Rajeev Agarwal, Business Head, Healthcare Informatics, Philips, believes that supply of good quality healthcare specialists is a constraint to healthcare expansion/growth and thus there is a need to invest in informatics systems and solutions to allow the existing specialists to scale and provide quality care to more patients
Rajiv Agarwal, General Manager, Healthcare Infomatics, Philips
Health IT market is growing
Market has reached an inflexion point and the whole healthcare industry has moved beyond the experimentation stage. They realise that it is a critical part of their operations; as evidenced by any new hospital that is being set up starts with IT. Right now it is not very sophisticated, but the inflexion point has been reached. The government has also started investing. We actually see tenders coming out regarding HIMS, RIS, PACS, etc. They normally are followers, but the fact is that they are investing. It is a clear indication that this is the right time and the market is growing. There are multiple ways of estimating, slicing and dicing, but our estimate is that currently it is around Rs 700 crore of a market and is growing at around 26 percent. If you look at various cuts in some areas, it is growing slower, like HIS is growing slower, but the CIS, PACS are growing faster.
Further, the clinicians, radiologists, oncologists, or cardiologists are a scarce resource. For healthcare, as a system to work, demand is not the constraint. India is becoming the disease capital of cardiac diseases, oncology patients and looking at this scenario both the government as well as insurance providers are now investing. What we think is that the constraint in the healthcare system is not of demand but that of supply. Supply of good quality specialized healthcare professionals is a constraint. Government is setting up medical colleges, but it will take the next 10 to 15 years to have an impact, till then we are already facing a shortage even in the tier 1 centres, forget the tier 3 tier 4 centres. We have our own R&D centres over here and are also doing a lot of partnership and alliances for the same, with special attention to every sector and product segment and we are very positive about the healthcare IT.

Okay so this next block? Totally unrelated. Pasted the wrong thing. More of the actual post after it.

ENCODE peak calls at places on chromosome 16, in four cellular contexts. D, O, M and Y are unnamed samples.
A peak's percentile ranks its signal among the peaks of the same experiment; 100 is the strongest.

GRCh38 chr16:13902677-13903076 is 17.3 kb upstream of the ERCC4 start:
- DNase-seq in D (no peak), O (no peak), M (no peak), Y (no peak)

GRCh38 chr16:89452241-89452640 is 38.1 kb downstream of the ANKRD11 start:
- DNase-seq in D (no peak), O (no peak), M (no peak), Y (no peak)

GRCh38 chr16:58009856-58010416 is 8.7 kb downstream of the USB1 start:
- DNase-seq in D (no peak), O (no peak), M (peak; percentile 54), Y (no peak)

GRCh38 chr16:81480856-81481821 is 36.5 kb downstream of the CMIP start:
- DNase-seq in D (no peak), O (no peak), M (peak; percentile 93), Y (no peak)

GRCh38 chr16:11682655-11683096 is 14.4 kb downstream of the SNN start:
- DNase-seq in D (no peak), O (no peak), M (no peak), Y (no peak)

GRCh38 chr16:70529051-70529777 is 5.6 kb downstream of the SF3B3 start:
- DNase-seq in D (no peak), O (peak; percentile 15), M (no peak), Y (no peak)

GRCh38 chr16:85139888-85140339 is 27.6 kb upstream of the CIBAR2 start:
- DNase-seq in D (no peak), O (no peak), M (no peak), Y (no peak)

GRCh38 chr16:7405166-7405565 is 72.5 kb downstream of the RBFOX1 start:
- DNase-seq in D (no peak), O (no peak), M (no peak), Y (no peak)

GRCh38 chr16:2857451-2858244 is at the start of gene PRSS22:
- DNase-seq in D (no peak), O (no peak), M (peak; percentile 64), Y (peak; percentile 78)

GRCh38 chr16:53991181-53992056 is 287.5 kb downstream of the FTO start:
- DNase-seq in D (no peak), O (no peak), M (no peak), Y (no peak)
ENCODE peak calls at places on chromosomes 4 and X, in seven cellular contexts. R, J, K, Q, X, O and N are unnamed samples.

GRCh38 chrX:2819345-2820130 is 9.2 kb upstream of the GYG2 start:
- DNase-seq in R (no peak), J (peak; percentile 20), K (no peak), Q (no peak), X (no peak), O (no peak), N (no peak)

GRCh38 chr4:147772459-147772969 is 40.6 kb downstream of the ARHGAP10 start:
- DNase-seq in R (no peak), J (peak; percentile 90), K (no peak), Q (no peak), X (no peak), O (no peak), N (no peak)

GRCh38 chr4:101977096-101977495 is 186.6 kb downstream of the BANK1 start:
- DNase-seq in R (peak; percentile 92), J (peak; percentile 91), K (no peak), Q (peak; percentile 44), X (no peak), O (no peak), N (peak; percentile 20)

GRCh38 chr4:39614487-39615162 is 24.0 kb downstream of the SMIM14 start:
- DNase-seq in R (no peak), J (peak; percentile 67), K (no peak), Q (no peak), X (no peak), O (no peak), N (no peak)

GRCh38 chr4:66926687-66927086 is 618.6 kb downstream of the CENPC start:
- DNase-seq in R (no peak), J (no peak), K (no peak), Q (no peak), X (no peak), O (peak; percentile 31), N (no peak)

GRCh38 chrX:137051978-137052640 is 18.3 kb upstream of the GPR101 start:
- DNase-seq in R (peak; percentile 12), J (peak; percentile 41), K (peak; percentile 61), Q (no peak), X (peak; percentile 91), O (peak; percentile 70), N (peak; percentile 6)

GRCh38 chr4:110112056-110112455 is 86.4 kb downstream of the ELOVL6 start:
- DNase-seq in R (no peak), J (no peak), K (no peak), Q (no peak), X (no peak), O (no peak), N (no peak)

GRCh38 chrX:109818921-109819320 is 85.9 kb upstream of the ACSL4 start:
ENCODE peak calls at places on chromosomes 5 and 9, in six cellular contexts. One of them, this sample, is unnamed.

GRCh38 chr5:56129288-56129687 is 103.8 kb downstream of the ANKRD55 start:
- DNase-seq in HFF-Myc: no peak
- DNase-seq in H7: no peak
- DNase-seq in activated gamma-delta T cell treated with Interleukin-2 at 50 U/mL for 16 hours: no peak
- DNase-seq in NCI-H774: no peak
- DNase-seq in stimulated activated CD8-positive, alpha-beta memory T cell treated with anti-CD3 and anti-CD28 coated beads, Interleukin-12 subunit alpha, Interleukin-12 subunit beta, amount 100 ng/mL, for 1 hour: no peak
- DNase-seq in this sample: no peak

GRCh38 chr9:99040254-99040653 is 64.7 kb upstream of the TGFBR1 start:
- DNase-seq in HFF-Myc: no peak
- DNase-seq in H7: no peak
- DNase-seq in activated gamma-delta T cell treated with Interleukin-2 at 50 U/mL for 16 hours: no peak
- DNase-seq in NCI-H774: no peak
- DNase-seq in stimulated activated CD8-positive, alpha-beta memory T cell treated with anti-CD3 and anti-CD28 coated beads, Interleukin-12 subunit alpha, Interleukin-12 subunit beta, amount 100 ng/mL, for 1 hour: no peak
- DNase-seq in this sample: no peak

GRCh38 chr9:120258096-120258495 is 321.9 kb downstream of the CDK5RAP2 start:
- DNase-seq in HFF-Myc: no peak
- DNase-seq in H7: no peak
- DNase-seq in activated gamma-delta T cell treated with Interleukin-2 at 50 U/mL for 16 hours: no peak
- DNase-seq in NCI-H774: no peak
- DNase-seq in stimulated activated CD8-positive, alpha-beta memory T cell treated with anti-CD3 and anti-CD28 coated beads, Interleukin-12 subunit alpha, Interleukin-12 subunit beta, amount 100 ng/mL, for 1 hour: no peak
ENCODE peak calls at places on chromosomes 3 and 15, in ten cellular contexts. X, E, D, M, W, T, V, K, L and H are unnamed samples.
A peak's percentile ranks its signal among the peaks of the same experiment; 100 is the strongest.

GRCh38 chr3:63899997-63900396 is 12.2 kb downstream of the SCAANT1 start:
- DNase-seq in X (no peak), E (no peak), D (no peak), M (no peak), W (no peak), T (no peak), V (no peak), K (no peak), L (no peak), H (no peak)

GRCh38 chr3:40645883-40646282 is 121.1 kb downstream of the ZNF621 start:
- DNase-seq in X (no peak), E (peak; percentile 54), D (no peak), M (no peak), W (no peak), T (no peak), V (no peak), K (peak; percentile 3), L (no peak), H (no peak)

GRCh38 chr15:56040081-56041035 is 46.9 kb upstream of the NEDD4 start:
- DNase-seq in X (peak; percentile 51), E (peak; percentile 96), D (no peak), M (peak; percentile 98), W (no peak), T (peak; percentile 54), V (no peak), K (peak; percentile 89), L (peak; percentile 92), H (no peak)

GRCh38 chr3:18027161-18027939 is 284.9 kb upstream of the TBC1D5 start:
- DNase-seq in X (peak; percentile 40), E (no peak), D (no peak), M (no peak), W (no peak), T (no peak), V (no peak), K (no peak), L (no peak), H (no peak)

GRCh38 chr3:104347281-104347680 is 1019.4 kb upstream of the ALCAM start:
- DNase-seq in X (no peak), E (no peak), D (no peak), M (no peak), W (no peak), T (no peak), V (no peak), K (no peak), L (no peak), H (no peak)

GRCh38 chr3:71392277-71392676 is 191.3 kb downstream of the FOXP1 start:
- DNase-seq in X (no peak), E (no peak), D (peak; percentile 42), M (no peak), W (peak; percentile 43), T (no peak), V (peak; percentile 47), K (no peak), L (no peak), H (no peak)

|Emerging informatics will reduce expenses as well as increase expenses. An investment in the space of emerging informatics needs an initial capital outlay, which can be put up by the facility or companies like us who do those kinds of deals which are not just a capex model but also opex model. All our solutions are bringing in the face that imaging or critical care, the physician is at the centre. So our focus is on their empowerment and making things virtually available. The core idea is to provide productivity and enhance the revenue|
Philips has taken a clinical approach to the market with systems related imaging informatics (cardiology, oncology, or radiology imaging) and critical care informatics, which can be within hospital or outside hospital; oncology informatics and cardiology informatics which cut across a small hospital centre. There are many players in the imaging informatics market that are new and there are only a couple of players who are competing in this space.
IT is affordable..